Colombo: Sri Lankan Prime Minister Ranil Wickremesinghe‘s plan to introduce the 21st Amendment to the Constitution to empower Parliament over the executive president has met with resistance within the ruling SLPP coalition, party sources said on Wednesday.
Wickremesinghe on Sunday batted for the 21st Amendment to the Constitution, saying it will curb the president’s unlimited powers while enhancing the role of Parliament in governing the debt-ridden country which is also facing an unprecedented political turmoil.
The 21st Amendment is expected to annul the 20A to the Constitution, which gives unfettered powers to President Gotabaya Rajapaksa after abolishing the 19th Amendment that will strengthen Parliament.
The proposal met with opposition from the loyalists of the Rajapaksa family, particularly from the supporters of Basil Rajapaksa, the former finance minister.
Basil Rajapaksa, the younger brother of President Gotabaya Rajapaksa and former prime minister Mahinda Rajapaksa, is a dual American and Sri Lankan citizen and the 21A seeks to bar dual citizens from holding any top public office.
At the meeting held on Monday evening, President Gotabaya Rajapaksa told ruling Sri Lanka Podujana Peramuna (SLPP) parliamentarians that he was fully backing the 21A.
Some parliamentarians, who are believed to be Basil Rajapaksa’s supporters, told Wickremesinghe that granting economic relief to people in the worst-ever economic crisis was more important than constitutional reforms, according to sources.
However, another group of MPs had felt that constitutional reforms too were necessary for the government’s bid to win international support to tackle the economic crisis.
Wickremesinghe was appointed Sri Lanka’s prime minister by President Gotabaya Rajapaksa after the resignation of his elder brother Mahinda Rajapaksa.
Wickremesinghe told the ruling coalition parliamentarians that they were free to talk to him on the clarification over the 21st Amendment.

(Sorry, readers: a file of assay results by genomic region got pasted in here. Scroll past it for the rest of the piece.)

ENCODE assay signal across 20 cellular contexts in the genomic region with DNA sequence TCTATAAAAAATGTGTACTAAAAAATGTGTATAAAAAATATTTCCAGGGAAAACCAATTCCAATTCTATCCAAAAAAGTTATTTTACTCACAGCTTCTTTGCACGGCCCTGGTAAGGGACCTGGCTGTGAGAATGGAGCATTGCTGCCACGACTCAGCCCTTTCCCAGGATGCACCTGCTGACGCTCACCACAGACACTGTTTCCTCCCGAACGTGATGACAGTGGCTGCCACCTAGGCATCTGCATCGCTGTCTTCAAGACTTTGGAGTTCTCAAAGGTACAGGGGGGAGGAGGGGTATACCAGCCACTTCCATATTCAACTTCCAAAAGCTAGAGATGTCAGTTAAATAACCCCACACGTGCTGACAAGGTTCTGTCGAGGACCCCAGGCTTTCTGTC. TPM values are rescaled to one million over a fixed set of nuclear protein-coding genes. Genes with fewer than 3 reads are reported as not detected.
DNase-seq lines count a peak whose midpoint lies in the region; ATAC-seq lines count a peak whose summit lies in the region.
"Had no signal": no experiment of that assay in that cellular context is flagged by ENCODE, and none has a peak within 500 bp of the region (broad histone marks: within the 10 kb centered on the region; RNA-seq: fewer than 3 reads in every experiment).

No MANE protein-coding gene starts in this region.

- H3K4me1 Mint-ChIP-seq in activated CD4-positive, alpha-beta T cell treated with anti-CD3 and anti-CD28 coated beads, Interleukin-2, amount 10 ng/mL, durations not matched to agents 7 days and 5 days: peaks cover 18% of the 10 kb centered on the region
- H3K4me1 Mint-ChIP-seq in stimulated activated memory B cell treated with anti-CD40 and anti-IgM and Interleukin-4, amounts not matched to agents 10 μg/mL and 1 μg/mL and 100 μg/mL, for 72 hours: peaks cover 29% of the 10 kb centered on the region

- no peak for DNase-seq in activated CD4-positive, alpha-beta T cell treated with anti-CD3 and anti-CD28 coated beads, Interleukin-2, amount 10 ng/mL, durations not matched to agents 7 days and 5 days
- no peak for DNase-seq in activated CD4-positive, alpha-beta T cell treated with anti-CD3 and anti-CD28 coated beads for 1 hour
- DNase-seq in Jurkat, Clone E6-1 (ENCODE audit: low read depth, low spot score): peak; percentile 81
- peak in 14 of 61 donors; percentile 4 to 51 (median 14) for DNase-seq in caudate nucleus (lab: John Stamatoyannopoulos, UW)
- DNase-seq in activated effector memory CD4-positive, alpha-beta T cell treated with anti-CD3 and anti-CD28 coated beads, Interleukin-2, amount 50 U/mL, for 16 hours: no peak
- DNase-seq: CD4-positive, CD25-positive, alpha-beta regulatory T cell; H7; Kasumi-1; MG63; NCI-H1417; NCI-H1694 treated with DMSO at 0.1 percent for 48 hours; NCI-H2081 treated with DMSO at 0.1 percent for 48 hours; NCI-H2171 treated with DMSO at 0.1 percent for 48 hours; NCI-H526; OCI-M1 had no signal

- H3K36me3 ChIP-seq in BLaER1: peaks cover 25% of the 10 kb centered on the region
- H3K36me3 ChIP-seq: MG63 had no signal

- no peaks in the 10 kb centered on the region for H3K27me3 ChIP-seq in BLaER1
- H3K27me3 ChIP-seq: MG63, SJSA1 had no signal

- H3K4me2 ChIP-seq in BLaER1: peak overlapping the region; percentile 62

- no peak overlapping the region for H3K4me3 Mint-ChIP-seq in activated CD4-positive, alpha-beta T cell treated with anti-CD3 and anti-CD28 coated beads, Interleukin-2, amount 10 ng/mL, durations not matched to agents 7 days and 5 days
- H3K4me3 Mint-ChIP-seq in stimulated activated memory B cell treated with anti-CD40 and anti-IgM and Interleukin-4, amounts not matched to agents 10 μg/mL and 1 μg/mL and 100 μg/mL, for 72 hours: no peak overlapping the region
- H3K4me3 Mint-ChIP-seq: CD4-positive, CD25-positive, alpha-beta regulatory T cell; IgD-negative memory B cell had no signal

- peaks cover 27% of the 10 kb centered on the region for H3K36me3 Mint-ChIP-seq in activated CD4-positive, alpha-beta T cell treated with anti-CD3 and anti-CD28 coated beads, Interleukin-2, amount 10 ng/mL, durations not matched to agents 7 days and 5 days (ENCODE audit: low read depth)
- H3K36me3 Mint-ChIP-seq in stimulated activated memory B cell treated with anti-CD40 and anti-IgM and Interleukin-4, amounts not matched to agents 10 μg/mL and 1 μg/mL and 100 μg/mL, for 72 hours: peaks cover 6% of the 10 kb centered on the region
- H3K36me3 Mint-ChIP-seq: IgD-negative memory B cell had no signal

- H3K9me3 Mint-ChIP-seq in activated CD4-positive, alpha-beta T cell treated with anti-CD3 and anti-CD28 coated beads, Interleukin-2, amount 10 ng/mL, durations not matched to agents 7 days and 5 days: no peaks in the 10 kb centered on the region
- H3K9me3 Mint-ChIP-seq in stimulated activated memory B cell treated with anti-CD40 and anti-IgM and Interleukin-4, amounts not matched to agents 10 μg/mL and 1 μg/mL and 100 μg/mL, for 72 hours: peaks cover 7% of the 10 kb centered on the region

With the current economic crisis snowballing into a political crisis in April, over 50 parliamentarians of the ruling SLPP coalition broke ranks to remain independent. This resulted in the government losing its majority in the 225-member assembly.
Sri Lanka’s economic crisis has created political unrest with a protest occupying the entrance to the president’s office demanding his resignation continuing for more than 50 days.
Wickremesinghe said there was a need to change the structure of Parliament and create a new system.
Wickremesinghe, whose job primarily is to revive the ailing economy by setting in reforms, has started with the task of introducing the 21st Amendment to the Constitution to restore the 19A of 2015.
Under the 21A, the President will be held accountable to the Parliament. The Cabinet of Ministers is also accountable to Parliament. The National Council is also accountable to Parliament. Fifteen Committees and Oversight Committees are accountable to Parliament.
Sri Lanka in mid-April declared that it was unable to meet its foreign debt payments and the International Monetary Fund (IMF) classified Sri Lanka’s debt as unsustainable. Therefore debt restructuring was key for an IMF programme.
- Shillong Morning Teer Result today: Check winners of Shillong Teer for August 11
- Active Covid cases in country decline to 1,25,076
- Manipur govt tells staff to exit ‘anti-national’, ‘communal’ social media groups
- Bengal logs 519 new COVID-19 cases, 5 deaths
- New test can tell how much immunity you have against COVID-19
- Meghalaya to host 2nd North East Olympic Games 2022